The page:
Studies have mapped out a strong connection between the design of a building to the health of its occupants. Shilpa Chandran speaks to experts in the fields of design and sustainability to understand this connection further.
On average, people spend around 90% of their time indoors, according to research. That figure could be even higher in the GCC where inhabitants are forced to shelter from extreme temperatures that can reach up to 50 degrees during the summer. So when it comes to the well-being of its occupants, building design really does matter.
The ‘healthiness’ of a building depends on a variety of factors – from fresh air and natural light to greenery and happy colleagues. But the best measure is how the occupants actually feel. Do they feel good spending time in the building? Do they leave at the end of the day ready to go home and enjoy their family and hobbies? Or do they feel depleted and exhausted with symptoms of sick building syndrome?
Several studies have revealed a strong connection between the design of a building to the health of its occupants. The COGfx Study, conducted by a research team in the US and supported by United Technologies Corporation (UTC), goes even further by linking the impacts of some buildings on the cognitive function of its occupants.
"We know green buildings conserve natural resources, minimise environmental impacts and improve the indoor environment, but the study results show they can also become important human resource tools for all indoor environments where cognitive abilities are critical to productivity, learning and safety,” says John Mandyck, chief sustainability officer at UTC.
A more recent report conducted by a team at WSP in the UAE, observed that indoor spaces, such as schools and offices, show higher than average occurrences of total volatile organic compounds (TVOCs), a high amount of which can cause ailments including headaches, fatigue and nausea.
Sick building syndrome (SBS), first reported in the US in the 1980s, has been proven to result in significant annual costs and productivity losses due to ill-health symptoms attributed to the indoor environment.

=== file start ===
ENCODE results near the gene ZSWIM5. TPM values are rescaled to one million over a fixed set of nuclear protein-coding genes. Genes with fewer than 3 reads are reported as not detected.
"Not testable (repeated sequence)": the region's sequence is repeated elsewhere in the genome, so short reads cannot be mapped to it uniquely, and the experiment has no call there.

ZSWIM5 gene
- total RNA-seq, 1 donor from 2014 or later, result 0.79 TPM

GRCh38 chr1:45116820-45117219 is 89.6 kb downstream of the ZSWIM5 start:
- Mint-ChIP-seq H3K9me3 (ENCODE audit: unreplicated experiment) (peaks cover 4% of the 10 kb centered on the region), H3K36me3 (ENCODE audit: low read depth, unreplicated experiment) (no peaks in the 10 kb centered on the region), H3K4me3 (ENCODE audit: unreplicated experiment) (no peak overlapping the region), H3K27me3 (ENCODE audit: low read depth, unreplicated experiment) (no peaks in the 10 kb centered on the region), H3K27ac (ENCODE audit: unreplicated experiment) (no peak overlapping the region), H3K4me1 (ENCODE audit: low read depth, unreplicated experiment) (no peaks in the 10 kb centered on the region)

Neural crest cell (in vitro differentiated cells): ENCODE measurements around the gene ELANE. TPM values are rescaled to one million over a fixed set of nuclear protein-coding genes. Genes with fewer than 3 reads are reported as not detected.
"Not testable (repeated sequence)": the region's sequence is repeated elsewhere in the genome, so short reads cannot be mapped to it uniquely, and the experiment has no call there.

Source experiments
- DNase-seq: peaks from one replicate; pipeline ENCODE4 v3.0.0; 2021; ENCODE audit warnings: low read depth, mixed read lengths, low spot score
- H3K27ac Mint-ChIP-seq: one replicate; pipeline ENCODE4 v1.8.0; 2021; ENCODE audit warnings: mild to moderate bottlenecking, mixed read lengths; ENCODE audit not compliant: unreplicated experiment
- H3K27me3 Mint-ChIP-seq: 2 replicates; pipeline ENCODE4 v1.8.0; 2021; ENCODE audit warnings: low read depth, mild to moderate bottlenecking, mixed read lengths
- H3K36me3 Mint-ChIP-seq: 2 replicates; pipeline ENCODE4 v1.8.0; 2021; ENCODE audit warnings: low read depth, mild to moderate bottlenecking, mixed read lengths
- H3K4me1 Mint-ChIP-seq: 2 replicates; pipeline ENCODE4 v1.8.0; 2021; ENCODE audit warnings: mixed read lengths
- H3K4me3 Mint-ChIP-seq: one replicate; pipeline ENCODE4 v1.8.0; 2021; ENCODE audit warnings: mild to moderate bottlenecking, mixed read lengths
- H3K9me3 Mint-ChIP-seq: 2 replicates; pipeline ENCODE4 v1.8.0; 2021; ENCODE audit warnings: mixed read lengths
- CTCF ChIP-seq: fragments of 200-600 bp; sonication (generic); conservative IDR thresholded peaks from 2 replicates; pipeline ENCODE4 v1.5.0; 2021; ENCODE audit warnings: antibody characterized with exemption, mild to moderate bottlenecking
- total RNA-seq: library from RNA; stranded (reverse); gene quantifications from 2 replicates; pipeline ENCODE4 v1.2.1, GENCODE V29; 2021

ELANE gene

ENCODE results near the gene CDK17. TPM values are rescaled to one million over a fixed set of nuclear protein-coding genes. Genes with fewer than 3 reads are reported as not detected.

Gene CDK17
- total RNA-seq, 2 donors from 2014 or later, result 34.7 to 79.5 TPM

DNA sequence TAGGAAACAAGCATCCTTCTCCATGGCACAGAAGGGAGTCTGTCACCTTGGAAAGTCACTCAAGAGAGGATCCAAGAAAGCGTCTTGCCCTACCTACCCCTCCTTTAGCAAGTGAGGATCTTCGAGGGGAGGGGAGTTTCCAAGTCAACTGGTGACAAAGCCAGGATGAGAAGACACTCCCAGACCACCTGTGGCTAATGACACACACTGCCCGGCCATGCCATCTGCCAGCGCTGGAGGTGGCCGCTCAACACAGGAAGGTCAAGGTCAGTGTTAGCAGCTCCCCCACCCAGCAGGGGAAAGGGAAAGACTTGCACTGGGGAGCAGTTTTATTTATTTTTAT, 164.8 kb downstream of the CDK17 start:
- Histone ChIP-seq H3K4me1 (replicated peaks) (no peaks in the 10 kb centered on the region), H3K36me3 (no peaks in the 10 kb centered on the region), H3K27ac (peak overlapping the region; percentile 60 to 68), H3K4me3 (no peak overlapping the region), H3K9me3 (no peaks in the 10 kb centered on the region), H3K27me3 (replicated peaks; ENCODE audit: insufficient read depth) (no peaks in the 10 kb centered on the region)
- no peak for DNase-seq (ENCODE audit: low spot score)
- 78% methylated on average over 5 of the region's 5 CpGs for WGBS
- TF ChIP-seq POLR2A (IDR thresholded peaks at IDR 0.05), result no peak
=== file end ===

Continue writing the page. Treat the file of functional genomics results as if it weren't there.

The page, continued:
“Sick building syndrome, increased absenteeism, reduced productivity and loss of asset ROI are all significant threats. In extreme cases — such as bacterial contamination of air or water — people can become sick enough to require hospitalisation,” says the Sustainability Team at KEO International Consultants which is led by executive director Holley Chant, LEAD AP. “More commonly, people will experience mild, chronic respiratory problems, have problems concentrating, or experience low moods. Well-established research shows that employees take more sick days in buildings with poor environmental quality.”
Measures to prevent legionella (see box) and other microbial infections in buildings are good in theory, but in practice they require systems that are regularly inspected and maintained throughout their operational life, KEO says.
“An increasing amount of research shows that previous definitions of “adequate” fresh air are actually less than optimal, and people perform better on mental tasks with higher rates of fresh air intake,” says the KEO Sustainability team, which also includes sustainability manager Shakir Ismail, and consultant Peter Stair. In fact KEO recommends that companies go beyond minimum air quality standards and ensure that all HVAC systems are routinely and properly maintained.
“Most building codes in the Gulf region require minimum levels of fresh air intake and air filtration. These are based on respected international standards, such as ASHRAE, but they might actually be less than ideal,” KEO says.
Other factors that affect building occupants include environmental measures such as humidity, the presence of chemical-emitting materials, and personal factors like job stress and allergies. Further, research by McKinsey found that inactivity is also a big threat to public health, directly attributable to 9.4% of all deaths worldwide, or 3.5 million people every year. The management consultancy also found that the percentage of older workers in the labour force is on track to double from 1980 to 2030, underlining the importance of designing spaces and built environments that support ageing populations and adapt to changing needs over time.
These findings indicate a growing urgency to addressing the matter with suitable actions by both governments and the private sector. Which - slowly but surely - is seems to be happening.
Technology has brought about the development of innovative applications that help people monitor their health, interact with buildings, and measure building environmental performance. With the use of apps, smart phones can measure light levels, sound levels, and UV air pollution. Sensors are also used to monitor indoor air quality.